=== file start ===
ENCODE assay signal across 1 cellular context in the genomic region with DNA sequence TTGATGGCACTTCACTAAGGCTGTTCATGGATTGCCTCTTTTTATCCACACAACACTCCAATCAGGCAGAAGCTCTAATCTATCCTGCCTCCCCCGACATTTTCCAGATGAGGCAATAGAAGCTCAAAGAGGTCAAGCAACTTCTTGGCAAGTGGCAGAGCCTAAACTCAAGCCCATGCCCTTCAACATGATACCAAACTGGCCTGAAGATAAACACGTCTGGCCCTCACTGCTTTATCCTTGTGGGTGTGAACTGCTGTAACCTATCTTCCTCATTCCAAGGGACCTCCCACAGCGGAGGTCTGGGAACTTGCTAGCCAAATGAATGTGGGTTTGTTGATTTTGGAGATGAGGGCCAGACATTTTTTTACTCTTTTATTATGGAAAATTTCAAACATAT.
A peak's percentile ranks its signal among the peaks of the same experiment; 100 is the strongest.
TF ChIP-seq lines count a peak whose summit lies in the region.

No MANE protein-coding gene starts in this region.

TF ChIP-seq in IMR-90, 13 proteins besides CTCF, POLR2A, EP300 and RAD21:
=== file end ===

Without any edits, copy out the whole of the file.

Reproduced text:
ENCODE assay signal across 1 cellular context in the genomic region with DNA sequence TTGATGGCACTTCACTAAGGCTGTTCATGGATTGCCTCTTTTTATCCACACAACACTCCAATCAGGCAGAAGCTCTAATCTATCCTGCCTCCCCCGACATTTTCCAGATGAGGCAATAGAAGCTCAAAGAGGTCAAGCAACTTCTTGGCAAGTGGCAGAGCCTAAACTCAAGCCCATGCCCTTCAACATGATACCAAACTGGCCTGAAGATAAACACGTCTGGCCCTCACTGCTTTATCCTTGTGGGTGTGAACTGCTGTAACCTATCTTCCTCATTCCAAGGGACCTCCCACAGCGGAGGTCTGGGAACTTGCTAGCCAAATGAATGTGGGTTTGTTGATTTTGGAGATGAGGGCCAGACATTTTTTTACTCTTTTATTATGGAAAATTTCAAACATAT.
A peak's percentile ranks its signal among the peaks of the same experiment; 100 is the strongest.
TF ChIP-seq lines count a peak whose summit lies in the region.

No MANE protein-coding gene starts in this region.

TF ChIP-seq in IMR-90, 13 proteins besides CTCF, POLR2A, EP300 and RAD21: